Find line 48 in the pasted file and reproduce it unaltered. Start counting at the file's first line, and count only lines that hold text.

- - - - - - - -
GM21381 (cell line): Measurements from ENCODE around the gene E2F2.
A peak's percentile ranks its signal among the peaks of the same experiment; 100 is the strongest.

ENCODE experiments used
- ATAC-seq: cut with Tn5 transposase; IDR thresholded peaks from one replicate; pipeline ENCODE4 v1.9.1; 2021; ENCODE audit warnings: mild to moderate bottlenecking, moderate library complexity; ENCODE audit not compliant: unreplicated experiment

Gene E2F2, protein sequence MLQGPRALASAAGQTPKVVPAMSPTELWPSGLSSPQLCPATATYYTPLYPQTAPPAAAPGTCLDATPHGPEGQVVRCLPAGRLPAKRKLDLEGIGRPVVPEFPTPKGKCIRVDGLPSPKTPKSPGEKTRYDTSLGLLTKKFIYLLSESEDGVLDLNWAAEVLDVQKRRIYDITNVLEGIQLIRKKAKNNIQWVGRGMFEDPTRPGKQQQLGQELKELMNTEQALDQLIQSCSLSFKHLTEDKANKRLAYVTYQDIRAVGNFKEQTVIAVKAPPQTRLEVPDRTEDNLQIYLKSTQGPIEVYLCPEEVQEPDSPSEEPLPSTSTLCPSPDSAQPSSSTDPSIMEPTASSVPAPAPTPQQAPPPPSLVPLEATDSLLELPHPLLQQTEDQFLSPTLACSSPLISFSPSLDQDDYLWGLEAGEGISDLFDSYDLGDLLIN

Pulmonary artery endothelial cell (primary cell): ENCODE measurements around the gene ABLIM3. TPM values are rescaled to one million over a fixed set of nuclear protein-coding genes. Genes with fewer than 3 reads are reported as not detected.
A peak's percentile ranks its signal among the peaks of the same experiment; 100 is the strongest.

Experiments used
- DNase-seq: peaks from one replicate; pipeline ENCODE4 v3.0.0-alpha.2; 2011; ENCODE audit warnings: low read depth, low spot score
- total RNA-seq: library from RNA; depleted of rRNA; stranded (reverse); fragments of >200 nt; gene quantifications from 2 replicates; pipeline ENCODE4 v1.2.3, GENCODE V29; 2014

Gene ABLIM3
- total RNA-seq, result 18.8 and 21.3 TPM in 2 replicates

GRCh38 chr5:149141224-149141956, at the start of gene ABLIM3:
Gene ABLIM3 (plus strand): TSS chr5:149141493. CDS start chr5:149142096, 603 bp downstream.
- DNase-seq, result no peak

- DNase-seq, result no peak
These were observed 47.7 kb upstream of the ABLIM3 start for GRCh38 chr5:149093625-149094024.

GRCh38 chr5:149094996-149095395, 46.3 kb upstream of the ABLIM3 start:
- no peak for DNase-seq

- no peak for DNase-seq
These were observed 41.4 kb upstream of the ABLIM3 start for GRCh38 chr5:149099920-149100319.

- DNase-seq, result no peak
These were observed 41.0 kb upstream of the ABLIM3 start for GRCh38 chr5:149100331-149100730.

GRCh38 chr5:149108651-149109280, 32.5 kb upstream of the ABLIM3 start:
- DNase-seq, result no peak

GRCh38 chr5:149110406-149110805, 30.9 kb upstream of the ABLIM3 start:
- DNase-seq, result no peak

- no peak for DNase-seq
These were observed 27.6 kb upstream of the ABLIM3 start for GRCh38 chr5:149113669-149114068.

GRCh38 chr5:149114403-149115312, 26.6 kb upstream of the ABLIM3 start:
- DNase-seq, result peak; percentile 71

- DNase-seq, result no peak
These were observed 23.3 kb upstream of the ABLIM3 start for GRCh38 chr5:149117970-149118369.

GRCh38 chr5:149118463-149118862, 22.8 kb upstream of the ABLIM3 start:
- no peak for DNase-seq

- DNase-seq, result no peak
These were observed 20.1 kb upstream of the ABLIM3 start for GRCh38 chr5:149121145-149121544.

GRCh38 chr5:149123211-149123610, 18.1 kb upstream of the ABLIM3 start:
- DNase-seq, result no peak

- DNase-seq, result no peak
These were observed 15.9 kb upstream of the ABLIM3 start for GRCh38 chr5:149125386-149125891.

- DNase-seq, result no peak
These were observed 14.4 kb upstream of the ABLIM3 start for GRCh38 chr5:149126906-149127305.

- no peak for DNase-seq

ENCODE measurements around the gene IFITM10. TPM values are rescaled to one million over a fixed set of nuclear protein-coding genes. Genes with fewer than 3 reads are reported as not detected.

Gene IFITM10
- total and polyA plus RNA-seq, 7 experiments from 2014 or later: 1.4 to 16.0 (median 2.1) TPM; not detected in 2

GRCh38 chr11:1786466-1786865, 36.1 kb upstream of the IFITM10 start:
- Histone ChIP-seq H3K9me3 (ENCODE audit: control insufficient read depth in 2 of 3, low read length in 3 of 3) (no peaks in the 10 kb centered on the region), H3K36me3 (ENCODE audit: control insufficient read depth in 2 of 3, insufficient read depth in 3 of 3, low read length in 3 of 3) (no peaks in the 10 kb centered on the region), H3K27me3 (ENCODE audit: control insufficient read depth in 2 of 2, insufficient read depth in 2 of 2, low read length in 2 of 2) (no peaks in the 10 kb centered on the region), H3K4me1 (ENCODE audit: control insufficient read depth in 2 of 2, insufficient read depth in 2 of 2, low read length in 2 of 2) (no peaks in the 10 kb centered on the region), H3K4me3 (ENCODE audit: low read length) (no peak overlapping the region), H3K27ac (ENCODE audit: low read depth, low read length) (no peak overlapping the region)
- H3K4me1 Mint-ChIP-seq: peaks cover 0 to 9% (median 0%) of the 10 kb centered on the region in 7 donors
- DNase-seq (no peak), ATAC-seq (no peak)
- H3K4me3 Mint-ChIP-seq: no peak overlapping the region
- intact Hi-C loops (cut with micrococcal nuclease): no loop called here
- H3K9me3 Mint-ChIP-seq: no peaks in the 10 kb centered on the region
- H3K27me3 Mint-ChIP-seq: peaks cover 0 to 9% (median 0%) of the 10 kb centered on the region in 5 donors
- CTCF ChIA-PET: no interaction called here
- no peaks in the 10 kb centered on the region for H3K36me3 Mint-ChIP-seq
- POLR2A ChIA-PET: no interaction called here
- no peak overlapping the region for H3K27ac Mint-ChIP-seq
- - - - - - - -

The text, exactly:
GRCh38 chr11:1786466-1786865, 36.1 kb upstream of the IFITM10 start: